“Examples of seemingly innocuous experiences that contribute to emotionally insecure environments include horse names.

“During a day of riding center experience, some participants were told the names of the horses, and one name evoked strong associations with an ancient practice of enslaved black men forced to fight for the amusement of slave masters.

“Members of the group who attended were outraged by this and felt that the riding school was ‘ignorant’ and ‘lack of awareness’ of the potential significance for this group and therefore ill-equipped to support and foster an inclusive environment.

“Demand and little experience contribute to the lack of ethnic and socioeconomic diversity. British Equestrian and other industry bodies must act intentionally to change the landscape of the industry.”

An overview of the Barbury International Equestrian Trials
Nine key themes emerged in the report, including bullying and the racialized experience, exclusivity in riding, affordability as a barrier to participation and the unethics of diversity (Steve Parsons/PA)

The report was commissioned by British Equestrian and its 18 member bodies including the three Olympic disciplines of eventing, dressage and jumping, the British Horse Society, the Pony Club, the Disabled Riding Association and the British Grooms Association.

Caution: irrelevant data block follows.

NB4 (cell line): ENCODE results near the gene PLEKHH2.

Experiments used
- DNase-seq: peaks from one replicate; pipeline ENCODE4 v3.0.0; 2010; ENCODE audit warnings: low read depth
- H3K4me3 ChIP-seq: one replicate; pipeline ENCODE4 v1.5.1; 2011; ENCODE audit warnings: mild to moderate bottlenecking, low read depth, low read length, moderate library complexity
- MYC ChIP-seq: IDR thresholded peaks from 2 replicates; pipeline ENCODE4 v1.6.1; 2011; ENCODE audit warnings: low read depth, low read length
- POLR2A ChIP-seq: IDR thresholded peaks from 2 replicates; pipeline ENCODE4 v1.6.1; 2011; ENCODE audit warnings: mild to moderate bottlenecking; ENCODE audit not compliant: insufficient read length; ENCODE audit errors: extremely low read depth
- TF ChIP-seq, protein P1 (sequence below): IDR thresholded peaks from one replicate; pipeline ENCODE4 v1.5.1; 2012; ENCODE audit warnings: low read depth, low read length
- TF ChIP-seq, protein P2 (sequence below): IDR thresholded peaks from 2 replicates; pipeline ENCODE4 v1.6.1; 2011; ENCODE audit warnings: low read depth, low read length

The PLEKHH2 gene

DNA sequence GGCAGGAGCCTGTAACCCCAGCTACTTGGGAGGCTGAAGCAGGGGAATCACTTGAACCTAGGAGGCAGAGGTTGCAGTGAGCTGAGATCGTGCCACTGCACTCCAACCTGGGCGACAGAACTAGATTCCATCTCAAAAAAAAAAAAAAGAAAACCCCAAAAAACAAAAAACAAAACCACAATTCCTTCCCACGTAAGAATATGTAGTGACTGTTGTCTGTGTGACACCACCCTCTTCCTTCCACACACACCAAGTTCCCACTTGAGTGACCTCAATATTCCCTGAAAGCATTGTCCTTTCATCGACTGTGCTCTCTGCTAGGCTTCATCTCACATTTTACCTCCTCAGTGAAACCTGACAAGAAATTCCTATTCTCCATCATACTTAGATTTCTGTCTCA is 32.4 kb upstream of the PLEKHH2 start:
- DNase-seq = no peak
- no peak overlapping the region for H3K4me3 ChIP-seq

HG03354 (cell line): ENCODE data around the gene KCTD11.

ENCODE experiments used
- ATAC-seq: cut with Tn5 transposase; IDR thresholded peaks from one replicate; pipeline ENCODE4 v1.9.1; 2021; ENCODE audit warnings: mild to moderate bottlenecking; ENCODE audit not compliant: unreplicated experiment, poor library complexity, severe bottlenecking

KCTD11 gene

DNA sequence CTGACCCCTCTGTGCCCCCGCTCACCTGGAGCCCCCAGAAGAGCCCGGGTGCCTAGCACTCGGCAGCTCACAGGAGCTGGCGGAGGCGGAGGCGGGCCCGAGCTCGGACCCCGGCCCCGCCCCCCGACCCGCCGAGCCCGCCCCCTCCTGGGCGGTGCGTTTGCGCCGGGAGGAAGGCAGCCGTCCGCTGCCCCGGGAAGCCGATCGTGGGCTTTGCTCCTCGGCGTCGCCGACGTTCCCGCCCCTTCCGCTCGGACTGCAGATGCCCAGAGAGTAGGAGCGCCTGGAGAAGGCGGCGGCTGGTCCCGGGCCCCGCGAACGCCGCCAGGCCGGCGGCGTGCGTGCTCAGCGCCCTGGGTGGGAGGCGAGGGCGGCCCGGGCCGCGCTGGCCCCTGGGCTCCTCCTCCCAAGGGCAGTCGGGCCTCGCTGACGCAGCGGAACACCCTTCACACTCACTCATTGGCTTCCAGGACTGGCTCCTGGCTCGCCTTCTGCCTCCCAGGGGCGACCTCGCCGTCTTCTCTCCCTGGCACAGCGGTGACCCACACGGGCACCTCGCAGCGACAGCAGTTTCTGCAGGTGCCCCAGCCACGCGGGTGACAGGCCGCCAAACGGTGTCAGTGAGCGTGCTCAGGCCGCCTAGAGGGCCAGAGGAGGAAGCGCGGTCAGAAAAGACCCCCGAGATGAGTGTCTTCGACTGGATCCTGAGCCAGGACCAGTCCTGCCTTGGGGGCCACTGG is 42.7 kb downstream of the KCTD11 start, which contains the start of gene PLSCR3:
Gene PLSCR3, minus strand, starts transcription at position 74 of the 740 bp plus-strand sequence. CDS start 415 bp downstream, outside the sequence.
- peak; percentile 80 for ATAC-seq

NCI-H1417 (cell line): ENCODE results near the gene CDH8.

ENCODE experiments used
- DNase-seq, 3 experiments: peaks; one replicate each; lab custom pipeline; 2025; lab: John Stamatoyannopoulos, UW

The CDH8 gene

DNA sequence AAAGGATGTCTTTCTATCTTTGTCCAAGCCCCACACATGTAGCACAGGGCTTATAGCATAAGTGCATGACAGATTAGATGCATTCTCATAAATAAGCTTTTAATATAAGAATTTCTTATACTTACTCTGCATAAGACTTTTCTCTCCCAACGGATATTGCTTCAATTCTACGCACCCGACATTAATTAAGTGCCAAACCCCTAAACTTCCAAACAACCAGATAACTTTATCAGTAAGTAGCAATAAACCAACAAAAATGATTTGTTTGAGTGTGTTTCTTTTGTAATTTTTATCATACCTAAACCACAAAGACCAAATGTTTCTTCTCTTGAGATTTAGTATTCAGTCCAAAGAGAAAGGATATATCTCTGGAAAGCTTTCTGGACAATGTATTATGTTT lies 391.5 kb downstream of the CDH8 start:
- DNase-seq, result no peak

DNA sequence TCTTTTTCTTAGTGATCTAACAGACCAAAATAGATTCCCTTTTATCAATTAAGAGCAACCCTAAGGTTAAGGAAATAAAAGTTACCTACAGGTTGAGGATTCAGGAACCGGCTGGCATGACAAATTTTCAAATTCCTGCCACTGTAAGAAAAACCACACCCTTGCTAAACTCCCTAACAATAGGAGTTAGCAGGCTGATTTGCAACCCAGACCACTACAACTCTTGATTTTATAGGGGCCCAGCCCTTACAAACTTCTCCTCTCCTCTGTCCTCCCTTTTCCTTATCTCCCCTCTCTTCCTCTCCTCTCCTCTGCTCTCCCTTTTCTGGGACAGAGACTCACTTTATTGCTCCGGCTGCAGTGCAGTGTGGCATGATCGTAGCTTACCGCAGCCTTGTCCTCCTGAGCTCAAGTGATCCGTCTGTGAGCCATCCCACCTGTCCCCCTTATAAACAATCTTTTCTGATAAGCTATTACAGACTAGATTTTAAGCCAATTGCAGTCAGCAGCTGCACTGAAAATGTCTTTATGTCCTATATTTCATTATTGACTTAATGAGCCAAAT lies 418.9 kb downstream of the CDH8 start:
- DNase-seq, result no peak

And the governing body has responded proactively, listing detailed short-, medium-, and long-term goals to underpin an appropriate strategy.

British Equestrian says work going forward will include embodying change, listening, learning and evolving, continually reviewing areas for improvement, tracking progress and “staying resilient” in pursuit of “lasting change”.

Among the 11 recommendations made by the AKD to British Equestrian are a universal commitment to anti-racist and anti-class equestrian environments, open door grievance and grievance practices, investing in urban equestrian centers and keeping records of diversity indicators.

AKD added: “British Equestrian and member bodies must address issues of inclusion, affordable access, diverse representation, funding and operational support for equestrian centers in ways that incorporate anti-racist, racial equity and anti-class values.

“The similarity and shared opinions of respondents, regardless of race or economic means, indicate a need for cultural change within the equestrian industry.”

British Equestrian said it had started work on a diversity and inclusion action plan that would drive internal change, while a broader strategy around culture, education and empowerment would be developed.

Eyre added: “The report was a difficult read in places, but overall, there were some very positive messages about the value, benefits and latent demand for horse riding.

“Now we can turn them into meaningful changes and uses as part of our broader commitment to social impact in the equestrian industry. Now we must fully seize this opportunity to make a real difference.”